Wednesday, January 24, 2007

Towards a better metronome

Henry Farrell at Crooked Timber points to a new invention, by David Seah, a probablistic alarm clock, which is just the thing for those of us who like tend to be late, then set our clocks fast, and then second guess the clock, ending up late anyways. The new clock is fast, by as much as fifteen minutes, but you never know precisely how fast, therefore keeping the clock owner from trying to run out the extra time locked into a fixed error.

It strikes me as obvious that there is some repertoire -- Viennese, for example -- in which an unpredictable arrival at the down beat is an essential part of the style. This is something rather more subtle that the rubato found in the "human plackback" routines packaged into some notation or sequencing software. (That rubato is essentially a reapportionment of the lengths of the beats within a measure). Most metronomes are built to give you pulses delivered with the accuracy of a Jaki Liebezeit (10 points to the first American reader who get that reference), but I suspect that there'd be a market out there for a metronome with an added degree of uncertainty.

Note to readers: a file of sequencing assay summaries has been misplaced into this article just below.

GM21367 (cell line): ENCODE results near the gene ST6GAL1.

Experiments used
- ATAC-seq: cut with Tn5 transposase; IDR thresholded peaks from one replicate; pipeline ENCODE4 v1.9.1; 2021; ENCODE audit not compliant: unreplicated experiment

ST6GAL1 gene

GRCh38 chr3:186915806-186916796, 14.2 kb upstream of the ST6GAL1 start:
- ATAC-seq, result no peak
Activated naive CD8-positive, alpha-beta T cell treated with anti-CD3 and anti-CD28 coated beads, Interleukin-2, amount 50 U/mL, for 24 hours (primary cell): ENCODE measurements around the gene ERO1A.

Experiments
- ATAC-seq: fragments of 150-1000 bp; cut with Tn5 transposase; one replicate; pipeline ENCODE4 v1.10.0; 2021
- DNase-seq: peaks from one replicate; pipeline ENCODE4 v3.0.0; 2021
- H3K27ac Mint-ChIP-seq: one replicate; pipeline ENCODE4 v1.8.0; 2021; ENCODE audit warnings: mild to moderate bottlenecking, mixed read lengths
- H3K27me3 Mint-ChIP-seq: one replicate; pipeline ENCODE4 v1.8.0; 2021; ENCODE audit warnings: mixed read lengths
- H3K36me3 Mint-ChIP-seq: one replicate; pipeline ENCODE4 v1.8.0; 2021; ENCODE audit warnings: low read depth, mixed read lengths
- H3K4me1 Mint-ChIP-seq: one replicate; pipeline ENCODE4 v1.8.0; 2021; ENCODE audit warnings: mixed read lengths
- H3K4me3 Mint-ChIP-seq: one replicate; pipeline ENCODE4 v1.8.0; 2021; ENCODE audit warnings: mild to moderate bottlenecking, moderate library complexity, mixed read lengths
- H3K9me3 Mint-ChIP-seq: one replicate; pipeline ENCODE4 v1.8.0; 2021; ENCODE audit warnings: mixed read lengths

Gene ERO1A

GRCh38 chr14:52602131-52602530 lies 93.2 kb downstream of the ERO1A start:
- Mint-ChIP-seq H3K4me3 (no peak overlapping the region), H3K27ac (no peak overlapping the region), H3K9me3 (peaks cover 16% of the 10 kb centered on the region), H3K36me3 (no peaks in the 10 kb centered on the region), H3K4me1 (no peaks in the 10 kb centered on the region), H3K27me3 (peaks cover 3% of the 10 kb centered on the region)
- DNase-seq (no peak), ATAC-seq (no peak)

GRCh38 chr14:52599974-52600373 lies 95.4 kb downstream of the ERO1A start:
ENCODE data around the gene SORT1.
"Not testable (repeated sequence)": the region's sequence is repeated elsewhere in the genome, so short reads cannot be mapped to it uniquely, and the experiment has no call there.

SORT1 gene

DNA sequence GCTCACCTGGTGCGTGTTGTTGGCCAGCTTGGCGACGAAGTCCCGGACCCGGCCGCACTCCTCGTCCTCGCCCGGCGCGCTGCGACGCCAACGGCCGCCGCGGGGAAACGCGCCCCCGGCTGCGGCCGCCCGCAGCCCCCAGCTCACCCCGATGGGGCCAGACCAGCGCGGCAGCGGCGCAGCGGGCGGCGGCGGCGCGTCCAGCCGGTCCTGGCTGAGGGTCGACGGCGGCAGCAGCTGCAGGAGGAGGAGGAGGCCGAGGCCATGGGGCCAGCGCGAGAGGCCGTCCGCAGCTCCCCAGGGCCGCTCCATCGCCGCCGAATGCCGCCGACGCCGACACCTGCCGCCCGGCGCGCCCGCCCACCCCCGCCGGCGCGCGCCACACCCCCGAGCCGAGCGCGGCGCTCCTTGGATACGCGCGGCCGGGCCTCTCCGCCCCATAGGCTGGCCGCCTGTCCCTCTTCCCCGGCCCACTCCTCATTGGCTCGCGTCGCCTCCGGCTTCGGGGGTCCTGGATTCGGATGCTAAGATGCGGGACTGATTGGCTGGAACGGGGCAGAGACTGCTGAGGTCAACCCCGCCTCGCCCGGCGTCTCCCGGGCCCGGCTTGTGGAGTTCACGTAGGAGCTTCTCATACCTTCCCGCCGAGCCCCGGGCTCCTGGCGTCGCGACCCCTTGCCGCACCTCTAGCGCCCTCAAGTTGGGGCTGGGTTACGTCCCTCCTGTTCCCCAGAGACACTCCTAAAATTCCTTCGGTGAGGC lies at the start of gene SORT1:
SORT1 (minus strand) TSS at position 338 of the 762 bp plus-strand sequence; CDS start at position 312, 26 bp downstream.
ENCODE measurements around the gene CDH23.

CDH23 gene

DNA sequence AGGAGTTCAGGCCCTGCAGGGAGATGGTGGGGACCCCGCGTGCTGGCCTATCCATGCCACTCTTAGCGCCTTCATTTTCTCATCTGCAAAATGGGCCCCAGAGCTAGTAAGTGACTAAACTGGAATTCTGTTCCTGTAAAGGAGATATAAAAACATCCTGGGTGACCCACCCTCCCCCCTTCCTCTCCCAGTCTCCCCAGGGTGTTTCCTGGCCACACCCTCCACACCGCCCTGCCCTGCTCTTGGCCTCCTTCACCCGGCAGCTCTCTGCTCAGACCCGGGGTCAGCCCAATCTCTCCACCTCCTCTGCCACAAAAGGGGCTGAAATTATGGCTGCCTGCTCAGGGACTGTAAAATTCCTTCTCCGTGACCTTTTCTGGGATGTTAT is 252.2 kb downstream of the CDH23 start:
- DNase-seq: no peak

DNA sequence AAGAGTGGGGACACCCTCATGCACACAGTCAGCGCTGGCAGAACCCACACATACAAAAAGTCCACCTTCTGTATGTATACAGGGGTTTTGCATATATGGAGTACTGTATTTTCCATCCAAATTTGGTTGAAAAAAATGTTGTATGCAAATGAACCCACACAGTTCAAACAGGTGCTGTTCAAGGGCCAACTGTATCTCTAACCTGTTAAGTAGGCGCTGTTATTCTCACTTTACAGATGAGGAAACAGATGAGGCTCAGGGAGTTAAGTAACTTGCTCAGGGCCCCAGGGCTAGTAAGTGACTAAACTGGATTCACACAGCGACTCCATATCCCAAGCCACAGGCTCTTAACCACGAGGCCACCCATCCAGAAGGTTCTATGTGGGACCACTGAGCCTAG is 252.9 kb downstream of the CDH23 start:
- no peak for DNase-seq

Caleb Deupree said...

Drummer from Can. Come on, Daniel, everybody knows Jaki Liebezeit ;-)

Caleb from Arizona.

Hucbald said...

You do realize that setting clocks fast so as not to be late is a species of insanity, don't you?

I'll take my metronomes straight/no chaser, thank you very much (I cherish two Seiko DM-20's from the late 80's that are about the size of credit cards and half the thickness of a pack of gum: They go everywhere with me).